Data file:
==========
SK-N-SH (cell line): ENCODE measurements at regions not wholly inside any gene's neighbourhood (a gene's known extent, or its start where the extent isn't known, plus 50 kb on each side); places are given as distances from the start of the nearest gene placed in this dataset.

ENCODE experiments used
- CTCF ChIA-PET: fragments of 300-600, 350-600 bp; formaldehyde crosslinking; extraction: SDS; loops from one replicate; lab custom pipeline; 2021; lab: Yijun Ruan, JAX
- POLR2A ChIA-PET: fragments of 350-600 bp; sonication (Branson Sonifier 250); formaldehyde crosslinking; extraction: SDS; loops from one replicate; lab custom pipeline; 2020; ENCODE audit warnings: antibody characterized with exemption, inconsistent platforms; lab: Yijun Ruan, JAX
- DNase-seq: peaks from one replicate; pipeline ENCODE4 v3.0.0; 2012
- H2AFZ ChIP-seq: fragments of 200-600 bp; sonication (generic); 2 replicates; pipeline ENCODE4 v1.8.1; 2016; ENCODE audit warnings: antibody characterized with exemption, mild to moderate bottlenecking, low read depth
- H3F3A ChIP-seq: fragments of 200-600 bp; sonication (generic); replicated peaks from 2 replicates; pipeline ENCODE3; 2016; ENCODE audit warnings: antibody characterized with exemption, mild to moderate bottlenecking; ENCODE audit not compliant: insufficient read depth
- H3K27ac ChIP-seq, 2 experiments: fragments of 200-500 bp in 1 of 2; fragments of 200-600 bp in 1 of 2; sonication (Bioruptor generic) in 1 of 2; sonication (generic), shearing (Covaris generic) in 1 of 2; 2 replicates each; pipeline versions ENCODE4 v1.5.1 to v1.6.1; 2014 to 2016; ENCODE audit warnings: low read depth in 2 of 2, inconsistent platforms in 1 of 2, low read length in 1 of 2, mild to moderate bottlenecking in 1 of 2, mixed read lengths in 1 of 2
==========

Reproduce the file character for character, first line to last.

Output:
SK-N-SH (cell line): ENCODE measurements at regions not wholly inside any gene's neighbourhood (a gene's known extent, or its start where the extent isn't known, plus 50 kb on each side); places are given as distances from the start of the nearest gene placed in this dataset.

ENCODE experiments used
- CTCF ChIA-PET: fragments of 300-600, 350-600 bp; formaldehyde crosslinking; extraction: SDS; loops from one replicate; lab custom pipeline; 2021; lab: Yijun Ruan, JAX
- POLR2A ChIA-PET: fragments of 350-600 bp; sonication (Branson Sonifier 250); formaldehyde crosslinking; extraction: SDS; loops from one replicate; lab custom pipeline; 2020; ENCODE audit warnings: antibody characterized with exemption, inconsistent platforms; lab: Yijun Ruan, JAX
- DNase-seq: peaks from one replicate; pipeline ENCODE4 v3.0.0; 2012
- H2AFZ ChIP-seq: fragments of 200-600 bp; sonication (generic); 2 replicates; pipeline ENCODE4 v1.8.1; 2016; ENCODE audit warnings: antibody characterized with exemption, mild to moderate bottlenecking, low read depth
- H3F3A ChIP-seq: fragments of 200-600 bp; sonication (generic); replicated peaks from 2 replicates; pipeline ENCODE3; 2016; ENCODE audit warnings: antibody characterized with exemption, mild to moderate bottlenecking; ENCODE audit not compliant: insufficient read depth
- H3K27ac ChIP-seq, 2 experiments: fragments of 200-500 bp in 1 of 2; fragments of 200-600 bp in 1 of 2; sonication (Bioruptor generic) in 1 of 2; sonication (generic), shearing (Covaris generic) in 1 of 2; 2 replicates each; pipeline versions ENCODE4 v1.5.1 to v1.6.1; 2014 to 2016; ENCODE audit warnings: low read depth in 2 of 2, inconsistent platforms in 1 of 2, low read length in 1 of 2, mild to moderate bottlenecking in 1 of 2, mixed read lengths in 1 of 2